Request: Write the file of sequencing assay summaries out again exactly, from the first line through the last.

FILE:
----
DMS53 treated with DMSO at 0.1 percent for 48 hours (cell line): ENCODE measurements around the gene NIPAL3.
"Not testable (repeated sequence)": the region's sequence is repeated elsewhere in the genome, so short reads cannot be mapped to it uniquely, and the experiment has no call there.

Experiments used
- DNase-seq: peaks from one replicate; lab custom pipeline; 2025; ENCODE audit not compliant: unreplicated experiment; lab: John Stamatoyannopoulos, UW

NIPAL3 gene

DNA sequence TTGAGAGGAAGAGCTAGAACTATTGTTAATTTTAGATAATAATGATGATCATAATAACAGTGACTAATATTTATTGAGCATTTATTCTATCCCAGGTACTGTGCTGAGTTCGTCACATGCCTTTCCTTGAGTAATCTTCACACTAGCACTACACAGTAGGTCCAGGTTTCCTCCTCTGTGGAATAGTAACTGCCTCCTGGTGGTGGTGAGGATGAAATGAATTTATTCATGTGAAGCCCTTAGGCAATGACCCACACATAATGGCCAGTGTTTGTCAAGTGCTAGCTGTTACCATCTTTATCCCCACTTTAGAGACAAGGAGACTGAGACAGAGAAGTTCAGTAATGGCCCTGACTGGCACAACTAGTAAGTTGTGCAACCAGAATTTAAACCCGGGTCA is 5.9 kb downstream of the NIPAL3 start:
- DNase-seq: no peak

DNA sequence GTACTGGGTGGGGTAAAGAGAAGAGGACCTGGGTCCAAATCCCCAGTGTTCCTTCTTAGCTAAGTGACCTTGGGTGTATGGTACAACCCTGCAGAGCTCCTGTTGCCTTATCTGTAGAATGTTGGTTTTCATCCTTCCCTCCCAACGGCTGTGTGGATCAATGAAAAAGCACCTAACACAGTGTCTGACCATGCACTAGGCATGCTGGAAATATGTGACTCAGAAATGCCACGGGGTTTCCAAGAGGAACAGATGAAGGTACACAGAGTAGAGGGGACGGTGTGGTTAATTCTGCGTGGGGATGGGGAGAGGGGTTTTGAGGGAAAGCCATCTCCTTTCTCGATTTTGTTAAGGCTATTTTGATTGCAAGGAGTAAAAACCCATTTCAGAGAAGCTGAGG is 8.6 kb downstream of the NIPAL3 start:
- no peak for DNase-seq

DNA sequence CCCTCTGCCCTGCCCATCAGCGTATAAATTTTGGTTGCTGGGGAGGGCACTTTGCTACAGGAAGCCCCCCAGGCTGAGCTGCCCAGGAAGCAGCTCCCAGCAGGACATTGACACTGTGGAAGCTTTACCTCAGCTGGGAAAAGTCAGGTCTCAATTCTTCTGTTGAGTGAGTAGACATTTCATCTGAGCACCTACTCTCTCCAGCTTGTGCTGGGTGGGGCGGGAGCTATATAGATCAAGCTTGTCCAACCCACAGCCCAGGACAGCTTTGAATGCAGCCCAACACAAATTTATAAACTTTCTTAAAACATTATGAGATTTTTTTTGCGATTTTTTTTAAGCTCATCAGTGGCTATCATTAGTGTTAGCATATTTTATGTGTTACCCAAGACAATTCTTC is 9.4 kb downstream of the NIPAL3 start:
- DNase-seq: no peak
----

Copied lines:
DMS53 treated with DMSO at 0.1 percent for 48 hours (cell line): ENCODE measurements around the gene NIPAL3.
"Not testable (repeated sequence)": the region's sequence is repeated elsewhere in the genome, so short reads cannot be mapped to it uniquely, and the experiment has no call there.

Experiments used
- DNase-seq: peaks from one replicate; lab custom pipeline; 2025; ENCODE audit not compliant: unreplicated experiment; lab: John Stamatoyannopoulos, UW

NIPAL3 gene

DNA sequence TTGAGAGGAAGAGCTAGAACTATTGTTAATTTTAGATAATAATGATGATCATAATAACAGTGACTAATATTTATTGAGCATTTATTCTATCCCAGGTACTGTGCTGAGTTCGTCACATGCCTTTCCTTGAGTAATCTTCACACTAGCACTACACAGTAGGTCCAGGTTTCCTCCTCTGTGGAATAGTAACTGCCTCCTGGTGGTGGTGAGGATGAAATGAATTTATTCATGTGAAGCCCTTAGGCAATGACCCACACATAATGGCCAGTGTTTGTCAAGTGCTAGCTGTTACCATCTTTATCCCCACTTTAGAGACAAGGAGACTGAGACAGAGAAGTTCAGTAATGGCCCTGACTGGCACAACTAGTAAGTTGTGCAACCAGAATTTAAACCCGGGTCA is 5.9 kb downstream of the NIPAL3 start:
- DNase-seq: no peak

DNA sequence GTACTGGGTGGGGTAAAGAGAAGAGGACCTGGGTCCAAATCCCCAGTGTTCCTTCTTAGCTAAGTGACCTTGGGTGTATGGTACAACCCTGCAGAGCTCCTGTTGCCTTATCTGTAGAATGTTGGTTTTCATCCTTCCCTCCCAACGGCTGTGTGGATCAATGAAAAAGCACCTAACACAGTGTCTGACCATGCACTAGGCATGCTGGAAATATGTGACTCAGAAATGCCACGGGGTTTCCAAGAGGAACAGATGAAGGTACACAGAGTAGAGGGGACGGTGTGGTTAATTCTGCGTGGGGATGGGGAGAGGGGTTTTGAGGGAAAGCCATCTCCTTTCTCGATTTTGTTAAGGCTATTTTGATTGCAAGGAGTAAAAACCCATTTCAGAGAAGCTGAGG is 8.6 kb downstream of the NIPAL3 start:
- no peak for DNase-seq

DNA sequence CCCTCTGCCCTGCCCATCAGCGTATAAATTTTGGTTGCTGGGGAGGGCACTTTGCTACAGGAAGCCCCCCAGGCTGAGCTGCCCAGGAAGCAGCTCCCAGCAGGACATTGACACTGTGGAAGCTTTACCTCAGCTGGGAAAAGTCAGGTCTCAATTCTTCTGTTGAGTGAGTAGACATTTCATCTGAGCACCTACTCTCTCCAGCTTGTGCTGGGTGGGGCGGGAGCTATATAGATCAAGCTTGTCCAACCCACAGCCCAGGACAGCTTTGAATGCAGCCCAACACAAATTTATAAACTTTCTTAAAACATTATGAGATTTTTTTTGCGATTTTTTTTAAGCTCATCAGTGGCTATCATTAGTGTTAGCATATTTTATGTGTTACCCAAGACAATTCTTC is 9.4 kb downstream of the NIPAL3 start:
- DNase-seq: no peak